Fulton County will soon be home to its fourth Gerald Grain facility.
Joining the agronomy and grain receiving branches in Wauseon and the grain handling facility in Archbold will be a another grain handling branch west of Delta on County Road 11.
While the company already has access to the CSX railroad at the Hamler branch in rural Henry County, according to Clark Carroll, Gerald’s general manager, the main purpose of the new facility is to gain direct access to another railroad, the Norfolk Southern.
Similarly, as the farmer-owned cooperative continues to grow, especially on the Ohio-Michigan border, it has a need for more handling and storage facilities.
“Obviously there’s good ground, farm ground, in the Delta area, so we decided to put the facility there,” Carroll pointed out.
However, the new 148-acre facility also comes with a few challenges.
As part of Norfolk Southern’s grain shuttle program, partnering companies are expected to build a circle track on their grounds that would allow the 85-car unit trains to pull off the mainline and park at the grain facility in order to not slow down mainline traffic.
With upright steel bins and an expected 1.1 million bushel pile, the branch will also offer a storage capacity of about 2.7 million bushels. However, this much space could still be a potential internal challenge.
“It will draw bushels away from, and leave some space at, our current truck houses. Our goal is for new grain to come to this facility, so the challenge will be to keep our truck houses busy and full and also build new business at this facility,” Carroll said.
Although in the early building stages, the business is confident for the facility to be fully operational for harvest by fall of 2017, at the latest.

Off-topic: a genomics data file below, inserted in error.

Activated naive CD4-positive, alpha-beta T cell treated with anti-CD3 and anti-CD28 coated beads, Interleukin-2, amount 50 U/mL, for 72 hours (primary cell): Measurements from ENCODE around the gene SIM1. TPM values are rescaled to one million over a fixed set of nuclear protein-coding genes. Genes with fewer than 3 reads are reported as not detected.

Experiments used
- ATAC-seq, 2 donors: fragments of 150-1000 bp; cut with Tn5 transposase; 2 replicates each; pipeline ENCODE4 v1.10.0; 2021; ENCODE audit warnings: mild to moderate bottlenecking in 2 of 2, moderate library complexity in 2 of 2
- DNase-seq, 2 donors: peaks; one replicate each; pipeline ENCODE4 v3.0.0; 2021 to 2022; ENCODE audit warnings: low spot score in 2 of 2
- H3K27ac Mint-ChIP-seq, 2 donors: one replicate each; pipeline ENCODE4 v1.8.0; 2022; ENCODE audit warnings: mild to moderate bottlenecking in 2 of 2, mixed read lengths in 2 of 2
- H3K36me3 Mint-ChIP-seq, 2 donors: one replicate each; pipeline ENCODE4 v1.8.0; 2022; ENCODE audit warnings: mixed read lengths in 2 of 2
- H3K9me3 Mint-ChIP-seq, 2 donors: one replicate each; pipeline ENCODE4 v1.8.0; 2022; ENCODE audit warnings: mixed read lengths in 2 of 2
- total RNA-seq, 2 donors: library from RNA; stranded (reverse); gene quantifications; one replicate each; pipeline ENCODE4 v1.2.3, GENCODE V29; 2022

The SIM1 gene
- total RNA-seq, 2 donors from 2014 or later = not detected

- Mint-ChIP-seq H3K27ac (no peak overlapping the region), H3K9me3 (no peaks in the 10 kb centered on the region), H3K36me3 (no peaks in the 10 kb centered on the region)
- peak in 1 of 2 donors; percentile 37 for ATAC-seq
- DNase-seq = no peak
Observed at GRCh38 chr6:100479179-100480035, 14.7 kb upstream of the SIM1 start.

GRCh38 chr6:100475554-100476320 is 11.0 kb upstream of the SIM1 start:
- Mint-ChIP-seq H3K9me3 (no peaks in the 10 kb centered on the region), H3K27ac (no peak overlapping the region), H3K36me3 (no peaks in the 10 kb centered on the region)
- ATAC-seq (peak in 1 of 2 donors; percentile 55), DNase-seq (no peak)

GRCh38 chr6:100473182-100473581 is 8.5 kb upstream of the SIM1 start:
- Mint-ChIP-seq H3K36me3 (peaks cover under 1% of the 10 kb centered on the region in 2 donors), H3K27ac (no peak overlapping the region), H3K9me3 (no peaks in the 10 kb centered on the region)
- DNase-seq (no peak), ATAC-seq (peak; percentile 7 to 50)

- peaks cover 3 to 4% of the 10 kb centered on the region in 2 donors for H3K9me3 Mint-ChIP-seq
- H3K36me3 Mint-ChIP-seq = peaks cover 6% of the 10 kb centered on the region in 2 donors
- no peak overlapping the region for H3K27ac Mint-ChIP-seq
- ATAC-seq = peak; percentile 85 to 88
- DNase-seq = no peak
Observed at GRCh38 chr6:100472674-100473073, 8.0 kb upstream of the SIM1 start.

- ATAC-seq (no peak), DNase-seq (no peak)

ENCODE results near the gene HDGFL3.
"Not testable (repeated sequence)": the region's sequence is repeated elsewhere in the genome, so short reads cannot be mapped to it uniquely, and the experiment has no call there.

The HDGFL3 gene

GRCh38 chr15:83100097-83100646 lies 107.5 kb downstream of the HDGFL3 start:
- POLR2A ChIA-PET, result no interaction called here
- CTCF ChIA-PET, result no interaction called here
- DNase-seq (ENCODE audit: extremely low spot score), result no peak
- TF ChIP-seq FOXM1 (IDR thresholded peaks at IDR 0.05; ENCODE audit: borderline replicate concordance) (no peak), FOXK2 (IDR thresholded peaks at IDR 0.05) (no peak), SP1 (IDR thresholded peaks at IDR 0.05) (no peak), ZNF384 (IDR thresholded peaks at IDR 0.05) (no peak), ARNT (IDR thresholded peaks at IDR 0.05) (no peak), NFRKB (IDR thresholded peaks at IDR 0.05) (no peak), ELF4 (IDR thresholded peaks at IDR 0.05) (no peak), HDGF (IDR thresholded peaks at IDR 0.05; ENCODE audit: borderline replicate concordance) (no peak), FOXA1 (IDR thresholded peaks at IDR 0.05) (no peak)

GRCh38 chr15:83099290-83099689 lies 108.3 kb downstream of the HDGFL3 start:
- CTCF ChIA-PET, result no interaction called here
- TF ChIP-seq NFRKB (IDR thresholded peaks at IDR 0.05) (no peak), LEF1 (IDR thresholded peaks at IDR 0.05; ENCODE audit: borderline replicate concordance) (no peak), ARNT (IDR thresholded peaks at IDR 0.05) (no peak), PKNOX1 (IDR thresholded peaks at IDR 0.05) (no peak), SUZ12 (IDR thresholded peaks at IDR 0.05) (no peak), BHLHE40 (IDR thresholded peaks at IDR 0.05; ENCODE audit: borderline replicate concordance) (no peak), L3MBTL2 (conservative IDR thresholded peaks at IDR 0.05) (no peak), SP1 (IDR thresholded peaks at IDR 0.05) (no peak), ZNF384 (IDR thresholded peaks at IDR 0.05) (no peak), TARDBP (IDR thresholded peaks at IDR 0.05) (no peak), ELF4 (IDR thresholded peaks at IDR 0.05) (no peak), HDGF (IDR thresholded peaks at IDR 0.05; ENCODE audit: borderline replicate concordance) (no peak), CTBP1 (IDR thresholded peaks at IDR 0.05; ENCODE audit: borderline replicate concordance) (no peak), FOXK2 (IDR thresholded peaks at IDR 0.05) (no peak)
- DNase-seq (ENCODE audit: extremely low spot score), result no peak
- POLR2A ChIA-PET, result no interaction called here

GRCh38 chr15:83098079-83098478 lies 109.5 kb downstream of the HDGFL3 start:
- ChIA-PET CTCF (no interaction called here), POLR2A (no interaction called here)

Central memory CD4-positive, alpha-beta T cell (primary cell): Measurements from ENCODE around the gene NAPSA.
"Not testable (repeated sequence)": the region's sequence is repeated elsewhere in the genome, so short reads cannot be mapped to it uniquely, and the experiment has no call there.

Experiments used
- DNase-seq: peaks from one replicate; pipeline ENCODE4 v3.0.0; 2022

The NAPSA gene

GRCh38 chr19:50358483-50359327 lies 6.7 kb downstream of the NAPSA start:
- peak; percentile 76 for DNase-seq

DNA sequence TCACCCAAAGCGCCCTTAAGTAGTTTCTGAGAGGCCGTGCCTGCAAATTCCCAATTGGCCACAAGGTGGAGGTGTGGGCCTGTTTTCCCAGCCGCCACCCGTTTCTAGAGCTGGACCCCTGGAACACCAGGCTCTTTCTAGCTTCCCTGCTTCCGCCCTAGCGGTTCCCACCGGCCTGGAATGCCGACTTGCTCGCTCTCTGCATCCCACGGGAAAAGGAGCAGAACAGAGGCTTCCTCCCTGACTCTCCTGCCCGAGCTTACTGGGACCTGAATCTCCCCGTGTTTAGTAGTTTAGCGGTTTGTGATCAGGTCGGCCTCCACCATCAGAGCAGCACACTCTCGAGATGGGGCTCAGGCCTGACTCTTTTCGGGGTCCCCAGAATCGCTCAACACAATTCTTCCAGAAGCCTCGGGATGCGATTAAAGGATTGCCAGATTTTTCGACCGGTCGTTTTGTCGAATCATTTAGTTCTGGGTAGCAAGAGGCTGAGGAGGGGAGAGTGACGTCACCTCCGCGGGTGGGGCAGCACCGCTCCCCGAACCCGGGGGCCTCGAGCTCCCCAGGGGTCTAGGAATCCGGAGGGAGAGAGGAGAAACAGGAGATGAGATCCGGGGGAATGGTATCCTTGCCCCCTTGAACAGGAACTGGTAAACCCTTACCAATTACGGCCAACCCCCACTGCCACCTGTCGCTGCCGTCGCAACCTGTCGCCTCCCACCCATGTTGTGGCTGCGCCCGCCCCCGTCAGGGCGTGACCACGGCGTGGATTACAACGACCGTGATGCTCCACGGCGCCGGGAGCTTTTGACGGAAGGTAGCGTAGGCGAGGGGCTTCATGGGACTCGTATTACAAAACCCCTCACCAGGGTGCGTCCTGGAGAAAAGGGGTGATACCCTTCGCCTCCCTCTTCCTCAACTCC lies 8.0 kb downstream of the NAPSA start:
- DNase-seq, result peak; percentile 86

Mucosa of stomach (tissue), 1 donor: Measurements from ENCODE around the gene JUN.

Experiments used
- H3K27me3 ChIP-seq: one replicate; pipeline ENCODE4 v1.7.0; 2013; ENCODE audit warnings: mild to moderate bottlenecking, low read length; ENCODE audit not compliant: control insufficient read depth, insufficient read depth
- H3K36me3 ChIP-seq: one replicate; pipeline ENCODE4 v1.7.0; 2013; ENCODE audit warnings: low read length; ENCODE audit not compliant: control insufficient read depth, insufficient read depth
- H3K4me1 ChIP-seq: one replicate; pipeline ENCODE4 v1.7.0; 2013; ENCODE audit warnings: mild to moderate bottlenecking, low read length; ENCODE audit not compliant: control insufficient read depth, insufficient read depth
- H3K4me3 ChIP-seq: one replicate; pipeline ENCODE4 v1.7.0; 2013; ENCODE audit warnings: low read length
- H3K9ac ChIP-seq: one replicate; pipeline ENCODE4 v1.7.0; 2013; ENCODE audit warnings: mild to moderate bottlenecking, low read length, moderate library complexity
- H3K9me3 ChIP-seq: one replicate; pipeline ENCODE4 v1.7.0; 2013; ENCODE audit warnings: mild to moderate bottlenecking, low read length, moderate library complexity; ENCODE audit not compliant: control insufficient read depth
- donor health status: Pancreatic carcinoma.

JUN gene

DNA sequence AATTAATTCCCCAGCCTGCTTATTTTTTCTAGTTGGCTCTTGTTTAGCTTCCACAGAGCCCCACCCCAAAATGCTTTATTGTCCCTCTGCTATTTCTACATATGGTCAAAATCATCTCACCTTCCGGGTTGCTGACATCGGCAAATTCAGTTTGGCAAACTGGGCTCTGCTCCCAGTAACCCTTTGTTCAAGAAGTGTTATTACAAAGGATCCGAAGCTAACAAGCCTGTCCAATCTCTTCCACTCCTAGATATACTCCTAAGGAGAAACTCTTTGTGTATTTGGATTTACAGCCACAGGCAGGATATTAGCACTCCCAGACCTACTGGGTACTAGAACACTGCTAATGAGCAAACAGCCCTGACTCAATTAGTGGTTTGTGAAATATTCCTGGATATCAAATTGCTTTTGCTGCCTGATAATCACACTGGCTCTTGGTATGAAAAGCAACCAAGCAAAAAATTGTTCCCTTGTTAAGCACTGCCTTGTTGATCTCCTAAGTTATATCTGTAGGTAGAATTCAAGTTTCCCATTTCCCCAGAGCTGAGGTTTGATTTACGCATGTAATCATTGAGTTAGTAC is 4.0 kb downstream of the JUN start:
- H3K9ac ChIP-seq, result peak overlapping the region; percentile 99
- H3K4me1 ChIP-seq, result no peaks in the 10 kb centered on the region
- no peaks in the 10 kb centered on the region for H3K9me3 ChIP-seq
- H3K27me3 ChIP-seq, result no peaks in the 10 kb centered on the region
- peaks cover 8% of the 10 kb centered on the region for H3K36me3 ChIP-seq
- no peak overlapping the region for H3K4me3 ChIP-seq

The $16 million dollar project is fully funded by Gerald Grain with much of the project development contracted locally. The Poggemeyer Design Group (Defiance) is serving as the project’s engineering firm while Anderzack-Pitzen Construction, Inc. of Metamora and Custom Agri Systems, Inc. of Napoleon will manage the site work and grain facility construction, respectively.
For further economic development, two office employees, a full-time grain merchandiser, two superintendents, and various seasonal workers are expected to be hired at the new facility.
Of course, the branch will also be welcomed by partnering farmers in the area.
“Being a rail location, similar to our Hamler location, there will be a premium bid for corn. We pay five cents more for corn in Hamler than we do at our other truck houses. We rather grain just go directly to Hamler instead of through all the other truck houses because it saves us money in the long run. Our Delta facility won’t be any different. It’s certainly worth the premium costs for us, so we’ll pay a little extra,” Carroll said.
In addition to having room to expand storage areas and facilities, farmland will also be rented out for use within the property. There may even be room for outside business to gain access to the rail line in the future, according to Carroll. Ultimately, the facility is being built for long term success in Fulton County.
Reach Cory Johnson at email@example.com